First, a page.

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Battle of the Bands draws fans to the Barnard Field

Antoine+Ferguson%2C+singer+for+the+Nightstones%2C+rocked+the+battle+of+the+bands+at+South+last+Saturday.+
Antoine Ferguson, singer for the Nightstones, rocked the battle of the bands at South last Saturday.

Antoine Ferguson, singer for the Nightstones, rocked the battle of the bands at South last Saturday.

Antoine Ferguson, singer for the Nightstones, rocked the battle of the bands at South last Saturday.

Mia Swanson, Staff Writer

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The Saturday afternoon of April 29th was cloudy and slightly cold. It was perhaps not the most interesting day for the majority of people in Minneapolis. However, at South High, a historical event was taking place.

On South High’s field a stage was being set. Food was being cooked. T-shirts were hung. And a ticket booth was placed where two smiling faces waited for guests to arrive. One of those people is Nadine Stodolka, proud member of the student council and creator of South’s very first annual Battle of the Bands.

This has been Stodolka’s dream for a while now. She’d seen battle of the bands in movies and thought they seemed like a lot of fun. “I know that a lot of other people are in bands and it would be a really good opportunity for them to get some recognition for what they are doing. I know they put in a lot of hard work, but they don’t really have any student groups that give them an opportunity to show what they are doing,” Stodolka explained.

Meanwhile people from the South community started to fill in the bleachers and set up their lawn chairs and blankets. There were friends, family, and intrigued music devotees. Kieran Panning-Miller, vocalist and guitarist for one of the performing bands called Under The Weather, said that “just waiting for the show to start” was the worst part.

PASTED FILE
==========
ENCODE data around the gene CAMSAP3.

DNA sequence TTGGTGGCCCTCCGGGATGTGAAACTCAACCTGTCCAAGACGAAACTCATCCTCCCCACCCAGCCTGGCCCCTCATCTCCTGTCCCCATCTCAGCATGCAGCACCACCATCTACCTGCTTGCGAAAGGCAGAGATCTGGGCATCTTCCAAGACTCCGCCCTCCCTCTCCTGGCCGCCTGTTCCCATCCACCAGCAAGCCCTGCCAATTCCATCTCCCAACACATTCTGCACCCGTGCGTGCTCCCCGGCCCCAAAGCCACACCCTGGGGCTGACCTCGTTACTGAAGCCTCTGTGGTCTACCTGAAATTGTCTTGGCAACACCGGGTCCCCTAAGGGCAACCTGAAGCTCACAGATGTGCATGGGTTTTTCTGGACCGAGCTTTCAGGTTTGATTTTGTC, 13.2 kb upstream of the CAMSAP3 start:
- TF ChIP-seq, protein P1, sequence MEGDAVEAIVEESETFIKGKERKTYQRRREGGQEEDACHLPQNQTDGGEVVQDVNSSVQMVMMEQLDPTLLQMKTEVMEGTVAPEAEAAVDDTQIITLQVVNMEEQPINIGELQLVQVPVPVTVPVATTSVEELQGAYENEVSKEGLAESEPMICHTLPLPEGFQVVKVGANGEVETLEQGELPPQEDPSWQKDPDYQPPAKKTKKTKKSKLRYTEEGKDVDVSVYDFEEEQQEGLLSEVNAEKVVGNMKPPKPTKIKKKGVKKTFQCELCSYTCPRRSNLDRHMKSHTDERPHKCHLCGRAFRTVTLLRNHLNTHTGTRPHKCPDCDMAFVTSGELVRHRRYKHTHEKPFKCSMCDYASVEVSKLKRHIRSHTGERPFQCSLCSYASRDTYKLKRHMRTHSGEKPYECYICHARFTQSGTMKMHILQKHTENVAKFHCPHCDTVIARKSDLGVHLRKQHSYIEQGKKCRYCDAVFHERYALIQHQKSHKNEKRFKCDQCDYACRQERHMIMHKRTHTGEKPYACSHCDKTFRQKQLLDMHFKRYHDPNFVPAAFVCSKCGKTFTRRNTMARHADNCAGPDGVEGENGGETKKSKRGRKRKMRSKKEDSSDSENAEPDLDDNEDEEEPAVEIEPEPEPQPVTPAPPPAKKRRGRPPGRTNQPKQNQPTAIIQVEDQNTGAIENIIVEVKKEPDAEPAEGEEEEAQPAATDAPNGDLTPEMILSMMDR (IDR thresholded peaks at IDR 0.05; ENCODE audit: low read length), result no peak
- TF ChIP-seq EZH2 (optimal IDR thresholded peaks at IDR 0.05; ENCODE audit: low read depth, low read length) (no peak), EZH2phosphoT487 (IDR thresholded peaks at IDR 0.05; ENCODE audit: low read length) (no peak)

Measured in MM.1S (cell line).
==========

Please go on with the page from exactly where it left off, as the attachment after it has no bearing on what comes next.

Once the performance actually began was when the fun started. The first band that played was Cabin 10. The band had been together for almost two years and eased everyone into the event with their bubbly pop punk sound. Hitting it off with The Hell Song by Sum 41, then moving on to some love related songs. A few groups of people in the crowd seemed really into it while others looked kind of bored.

After that the rein of metal began. With the band Electric Lizard playing songs Dopethrone, Vinum Sabbathi, and Funeralopolis covers by Electric Wizard. Almost immediately the group of people that were enjoying Cabin 10 seemed to replace the bored ones and the group that was bored suddenly started out rock out.

Drummer, Owen Guindon, from Cabin 10 said that he “liked the variety of music. I think there was a lot of different genres.” Many members from other performing bands said something similar after the show. “Seeing the other bands play. Seeing what other music people were making other than ours, and seeing how different it was,” was Antoine Ferguson’s, vocalist for the Nightstones, favorite part.